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Scope and Research in Indian Psychology
Indian psychology refers to the extensive body of knowledge about consciousness, mind, and behavior we have received from our ancestors. It is ingrained in the three main religious traditions of Hinduism, Jainism, and Buddhism. Since most of the knowledge on the origins of consciousness, the self, and mental processes began and evolved as a part of spiritual and religious practices and teachings in various traditions, it is often considered religious or philosophical. These subjects are frequently discussed in religious discourses and philosophical discussions in India, but neither the general public nor academics and professionals are aware of their psychological relevance or importance.
Nationalistic ideals were the foundation for the writings on Indian psychology by Swami Vivekananda, Sri Aurobindo, Jadunath Sinha, and others. They aimed to draw attention to the distinctiveness of Indian customs and culture. In light of contemporary scientific advancements and a materialistic worldview, they wished to stress the indigenous viewpoints and draw attention to the significance of India's spiritual worldview. They concentrated on how Western psychology differs from how our ancient thinkers interpreted the nature of consciousness, the mind, the self, and other related themes. As a result, efforts to create Indian psychology from a spiritual perspective persisted for a while, borrowing guidance and concepts from our texts. These early academic psychologists, who were schooled in the Western scientific paradigm, opposed such initiatives by labeling them as a backward step towards superstition.
Nature of Indian Psychology
It is crucial to remember that most Indians who identify with Vedic, Jaina, or Buddhist traditions still adhere to the values, beliefs, practices, and habits that have been ingrained in them over many generations. As a result, the second and fifth statements above that discuss Indian psychology are closely connected. These traditions have affected many other religious systems that eventually developed in our nation, as well as those that missionaries and conquerors brought to India. The word "Indian" merely draws attention to the special and different views on consciousness and the nature of the mind that are covered and detailed in our prehistoric books and treatises. Additionally, it alludes to the Indian viewpoint on behavior and other facets of human life. However, they are all globally relevant, and it is a continuation of the current scientific psychology.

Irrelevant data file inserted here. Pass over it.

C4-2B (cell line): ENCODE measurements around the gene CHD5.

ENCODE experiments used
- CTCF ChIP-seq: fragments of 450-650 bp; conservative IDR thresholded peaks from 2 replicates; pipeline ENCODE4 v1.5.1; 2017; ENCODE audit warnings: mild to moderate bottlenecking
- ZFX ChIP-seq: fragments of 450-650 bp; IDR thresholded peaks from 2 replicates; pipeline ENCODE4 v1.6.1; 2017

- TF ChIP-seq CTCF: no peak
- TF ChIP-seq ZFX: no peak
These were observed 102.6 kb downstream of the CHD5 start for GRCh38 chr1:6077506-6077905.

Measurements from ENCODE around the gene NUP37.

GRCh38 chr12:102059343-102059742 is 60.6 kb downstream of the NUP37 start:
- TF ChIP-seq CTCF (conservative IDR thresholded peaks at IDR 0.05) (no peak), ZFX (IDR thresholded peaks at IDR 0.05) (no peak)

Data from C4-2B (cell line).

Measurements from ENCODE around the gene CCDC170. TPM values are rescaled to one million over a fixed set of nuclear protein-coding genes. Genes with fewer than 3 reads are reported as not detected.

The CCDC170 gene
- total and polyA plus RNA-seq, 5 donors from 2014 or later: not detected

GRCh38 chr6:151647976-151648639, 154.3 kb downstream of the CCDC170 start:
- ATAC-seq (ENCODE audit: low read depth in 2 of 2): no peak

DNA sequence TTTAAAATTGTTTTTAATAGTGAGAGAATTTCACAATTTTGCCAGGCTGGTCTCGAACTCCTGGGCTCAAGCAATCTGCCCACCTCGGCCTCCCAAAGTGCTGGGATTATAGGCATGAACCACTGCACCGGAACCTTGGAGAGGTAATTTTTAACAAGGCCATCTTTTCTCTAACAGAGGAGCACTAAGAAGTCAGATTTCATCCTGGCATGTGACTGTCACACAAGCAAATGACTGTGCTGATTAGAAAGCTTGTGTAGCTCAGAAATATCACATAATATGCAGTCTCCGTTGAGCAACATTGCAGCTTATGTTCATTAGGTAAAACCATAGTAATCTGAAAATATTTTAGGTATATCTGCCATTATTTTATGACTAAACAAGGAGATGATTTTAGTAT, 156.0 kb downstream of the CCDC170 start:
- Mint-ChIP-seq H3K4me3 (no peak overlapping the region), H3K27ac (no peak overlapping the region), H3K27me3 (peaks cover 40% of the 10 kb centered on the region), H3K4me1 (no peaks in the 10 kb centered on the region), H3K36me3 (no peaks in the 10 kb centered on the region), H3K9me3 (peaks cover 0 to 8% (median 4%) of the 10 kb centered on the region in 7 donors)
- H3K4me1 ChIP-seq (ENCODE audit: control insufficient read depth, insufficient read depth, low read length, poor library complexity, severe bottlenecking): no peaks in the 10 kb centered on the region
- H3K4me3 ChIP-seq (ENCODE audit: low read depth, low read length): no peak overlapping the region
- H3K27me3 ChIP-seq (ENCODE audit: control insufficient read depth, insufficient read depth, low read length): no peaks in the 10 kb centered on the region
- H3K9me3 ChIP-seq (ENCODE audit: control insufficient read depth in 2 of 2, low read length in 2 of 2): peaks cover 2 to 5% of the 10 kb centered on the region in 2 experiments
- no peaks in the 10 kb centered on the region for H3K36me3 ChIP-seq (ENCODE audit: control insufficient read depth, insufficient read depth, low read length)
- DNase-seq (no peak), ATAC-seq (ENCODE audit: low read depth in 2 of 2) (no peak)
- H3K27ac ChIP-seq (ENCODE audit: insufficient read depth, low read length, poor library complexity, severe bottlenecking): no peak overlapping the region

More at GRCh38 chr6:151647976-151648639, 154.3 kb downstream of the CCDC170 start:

Indigenization of Psychology
In contrast to indigenous psychology, indigenization of psychology entails adapting contemporary psychology's fundamental ideas, models, and measurements to a specific sociocultural setting. It is recognized to construct global rules and principles. While "culture is the source" of ideas when producing indigenous psychology, "culture is the aim" when indigenizing psychology. Indigenization proponents steadfastly cling to scientific psychology, which seeks to establish universal rules and principles. For instance, Kamala Chaudhuri modified the images in the Thematic Apperception Test (TAT) to fit the social setting of India.
Another instance of objects being modified from the original to fit the Indian context is the Binet-Kamat test of intellect. The fundamental principles of projective psychology and IQ testing are not altered in either of these modifications. Similarly, J. B. P. Sinha created the phrase "nurturant task leadership" to describe a new leadership style suited to the Indian work culture. Numerous psychologists have thus far tried to "indigenize" psychology rather than create indigenous psychology, starting in India.
Indian psychology is not just about religion and spirituality. Nobody of our thinkers overlooked any behavioral factors. They have concentrated on a variety of facets of behavior in people. We discover knowledge on social psychology (in Dharmashastra and Neetishastra), aberrant behavior (in Ayurveda), sexuality and sexual behavior (in Kmastra), economic and political activity (in Arthashastra & Chanakya Neeti), developmental aspects (defined as shodasha samskara), and so forth. Similar to this, the Jaina and Bauddha daranas, as well as the six schools of Indian philosophy, include a wealth of knowledge on cognitive psychology. Indian philosophers studied the spiritual side and the bio-psycho-social aspects of behavior discussed in contemporary psychology. Indian psychology, therefore, covers everything from sexuality to spirituality.